Later in life, as a young divorced mother with one son, Russell, she worked as a cook on a ranch until she returned home to help her mother, who had become ill with cancer. Just a few days before her mother's death in January of 1932, she met and married her knight in shining armor, Clarence Roy Jones.

Submitted by Mary Jane Crabtree, her neighbor.
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Additional information on Mattie: (Submitted by Terry Jones <tjonesshcc@gmail.com>)

Just a correction on Mattie Jones who was my grandmother. We had the same birth date which was April 15th. In the article it says she was born on April 16th. She had three sisters and three brothers:

 

Margaret Gertrude Allen b 8-05-1909

Forrest Henry Allen b 8-05-1913

Walter Roy Allen b 4-25-1915

Carole Allen b 2-26-1922

Kenneth Morris Allen b 7-14-1917

Murlene Noble Allen b 2-10-1924

 

Henry Claude Allen was the son of George Henry Allen who was born 9-29-1854 in Bunker Hill IL and died 5-06-1922 in Winfield KS. He married Cynthia Susan Simons 11-02-1907. She was born 10-02-1856 in Pike county IL and died 1-31-1927 in Winfield KS. They are buried in Highland Cemetery according to Mattie’s records.

 

My father is Russell E. Jones b. 12-01-1928 who turned 81 this year and is doing great. My mother was Mary Margaret Flattery b 12-09-1930 d. 10-18-2000.


Cowley County Heritage Book Page 212


Roy adopted her son and loved him as his one and only son. Roy worked for the City of Winfield for thirty years. He retired in 1955 after a heart attack. After retiring Roy took on the gardening and Mattie renewed her career in nursing, remembering back to her mission in life to help others. Besides her praciical nursing, she was involved in volunteer work. She helped repair and dress dolls for the Salvation Army. She taught Sunday School at the First Christian Church when it was on Mllington. She helped the VFW making lap robes, tearing carpet rags and collecting reading material for the VA hospital. She sat at the museum on Sunday afternoon. Always busy at something but never too busy to help the neighborhood children with their skinned knees or elbows.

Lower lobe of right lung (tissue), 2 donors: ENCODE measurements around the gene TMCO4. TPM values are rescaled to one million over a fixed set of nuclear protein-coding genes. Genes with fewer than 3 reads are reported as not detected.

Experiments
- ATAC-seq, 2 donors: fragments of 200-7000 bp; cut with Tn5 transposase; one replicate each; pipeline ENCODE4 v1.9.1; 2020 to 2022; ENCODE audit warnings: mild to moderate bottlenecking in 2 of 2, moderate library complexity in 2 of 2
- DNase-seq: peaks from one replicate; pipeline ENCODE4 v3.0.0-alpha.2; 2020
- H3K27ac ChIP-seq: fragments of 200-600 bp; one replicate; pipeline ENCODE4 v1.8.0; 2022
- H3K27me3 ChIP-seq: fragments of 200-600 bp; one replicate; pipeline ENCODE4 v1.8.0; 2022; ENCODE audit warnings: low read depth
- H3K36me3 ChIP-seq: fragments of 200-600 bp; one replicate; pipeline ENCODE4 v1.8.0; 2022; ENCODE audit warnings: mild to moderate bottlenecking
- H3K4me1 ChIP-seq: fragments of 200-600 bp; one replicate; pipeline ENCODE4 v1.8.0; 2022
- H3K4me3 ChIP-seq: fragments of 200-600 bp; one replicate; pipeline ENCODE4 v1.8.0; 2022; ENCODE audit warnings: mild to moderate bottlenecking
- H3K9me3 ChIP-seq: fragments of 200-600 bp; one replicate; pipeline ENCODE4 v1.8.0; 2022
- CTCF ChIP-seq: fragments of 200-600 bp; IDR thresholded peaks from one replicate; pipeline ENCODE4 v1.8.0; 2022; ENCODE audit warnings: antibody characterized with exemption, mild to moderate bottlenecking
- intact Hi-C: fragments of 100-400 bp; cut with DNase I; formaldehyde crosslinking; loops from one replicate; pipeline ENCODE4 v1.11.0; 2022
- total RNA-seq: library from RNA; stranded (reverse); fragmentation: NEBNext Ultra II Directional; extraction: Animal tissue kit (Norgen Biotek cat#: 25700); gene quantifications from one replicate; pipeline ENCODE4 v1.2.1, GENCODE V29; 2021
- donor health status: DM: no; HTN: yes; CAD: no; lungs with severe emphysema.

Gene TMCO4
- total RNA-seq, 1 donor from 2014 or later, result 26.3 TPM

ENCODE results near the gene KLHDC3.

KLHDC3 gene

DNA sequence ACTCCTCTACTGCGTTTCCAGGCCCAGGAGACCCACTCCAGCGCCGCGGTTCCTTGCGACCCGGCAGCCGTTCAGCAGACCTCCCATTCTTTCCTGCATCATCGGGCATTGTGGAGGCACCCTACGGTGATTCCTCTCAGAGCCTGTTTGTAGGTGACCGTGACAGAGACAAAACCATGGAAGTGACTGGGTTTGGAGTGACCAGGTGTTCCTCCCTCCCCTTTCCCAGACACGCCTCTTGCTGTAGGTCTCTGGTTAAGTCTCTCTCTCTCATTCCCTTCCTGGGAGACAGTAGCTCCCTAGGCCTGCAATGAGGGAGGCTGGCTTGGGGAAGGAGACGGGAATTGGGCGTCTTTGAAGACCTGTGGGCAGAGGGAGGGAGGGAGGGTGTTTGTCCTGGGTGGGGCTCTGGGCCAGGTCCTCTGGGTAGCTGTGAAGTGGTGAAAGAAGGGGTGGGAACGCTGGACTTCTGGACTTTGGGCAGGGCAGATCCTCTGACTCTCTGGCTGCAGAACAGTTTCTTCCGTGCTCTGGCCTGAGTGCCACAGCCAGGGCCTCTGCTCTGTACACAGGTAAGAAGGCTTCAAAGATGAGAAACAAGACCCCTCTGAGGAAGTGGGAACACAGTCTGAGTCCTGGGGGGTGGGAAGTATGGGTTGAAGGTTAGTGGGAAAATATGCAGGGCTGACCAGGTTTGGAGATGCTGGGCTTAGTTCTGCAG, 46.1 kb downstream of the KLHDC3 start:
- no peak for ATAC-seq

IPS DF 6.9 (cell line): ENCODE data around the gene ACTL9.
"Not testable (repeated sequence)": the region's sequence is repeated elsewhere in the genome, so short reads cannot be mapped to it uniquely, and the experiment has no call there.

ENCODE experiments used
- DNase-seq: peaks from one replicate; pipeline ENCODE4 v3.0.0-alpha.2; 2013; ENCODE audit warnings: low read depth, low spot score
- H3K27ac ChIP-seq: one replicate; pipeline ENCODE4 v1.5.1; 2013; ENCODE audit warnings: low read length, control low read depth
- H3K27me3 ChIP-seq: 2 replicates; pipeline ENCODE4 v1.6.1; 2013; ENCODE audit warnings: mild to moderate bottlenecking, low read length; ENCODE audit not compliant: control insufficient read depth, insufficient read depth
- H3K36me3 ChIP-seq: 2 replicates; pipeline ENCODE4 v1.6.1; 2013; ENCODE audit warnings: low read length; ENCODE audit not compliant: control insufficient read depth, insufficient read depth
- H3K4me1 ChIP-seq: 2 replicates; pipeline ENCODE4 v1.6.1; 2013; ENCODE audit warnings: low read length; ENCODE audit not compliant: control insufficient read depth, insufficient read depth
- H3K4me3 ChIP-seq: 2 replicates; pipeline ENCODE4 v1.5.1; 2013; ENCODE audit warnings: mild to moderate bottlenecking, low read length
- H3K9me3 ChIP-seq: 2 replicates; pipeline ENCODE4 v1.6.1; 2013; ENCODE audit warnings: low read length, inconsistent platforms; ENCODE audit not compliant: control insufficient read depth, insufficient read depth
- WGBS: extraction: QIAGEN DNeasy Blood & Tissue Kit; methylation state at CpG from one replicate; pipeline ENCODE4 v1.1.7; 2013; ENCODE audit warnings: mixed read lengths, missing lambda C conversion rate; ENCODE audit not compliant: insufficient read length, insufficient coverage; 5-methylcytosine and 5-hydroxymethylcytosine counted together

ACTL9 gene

Submitted by Mary Jane Crabtree, her neighbor
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Etta & Frank June Family

They were born in or near Udall, Kansas. He was the son of Sarah (White) June and William June. She was daughter of Sarah (Cole) Shaffer, born 1852 and William Fred Shaffer, born 1842 in Indiana. Fred's family moved to Illinois where he married and came to Kansas taking a claim northwest of Udall, A son, Abe, b-1867, and his wife died. He returned to Illinois where he married Sarah in 1871. Having daughter Hattie, b-1872. She was nine months old and Abe six years when they returned to the homestead in Kansas. In a covered wagon pulled by two horses. One of the horses died and he was forced to break their milk cow to pull the wagon. Living in a dugout with a shed outside to cook. They had two more children: Emma, 1875; less, 1877. Sarah told how in 1874 it looked like black clouds in the northwest and instead millions of grasshoppers. Filling the dugout door, eating all of their first crops, Fred used the horse and cow to break sod. Today only windmill marks the location of the dugout. 1880, Fred built log house one mile south. Adding rooms and upstairs and six more children were born: Lydia 1880; Etta 1882; Clara 1884; Minnie 1886; Elvin 1888; Cora 1891. The family joined the Udall Congregational Church in 1889. The home was located on a main Indian trail. They would steal chickens. Although they were never harmed, they would hide. Fred continued to prosper becoming one of the most extensive land owners in Cowley and Sumner counties, including land in Oklahoma. His wealth increased with the Mid-Continental oil fields.

Sarah's mother, Elizabeth (Collins) Cole b-1820, father LeonardColeb-1811. A declaration for widow's pension filed 1892, states Leonard Cole enrolled 1862, age thirty-eight, honorably discharged 1865. While in the service, in the line of duty contracted disabilities that caused his death at Huey, Ill. 1872. It was signed at Winfield, Kansas.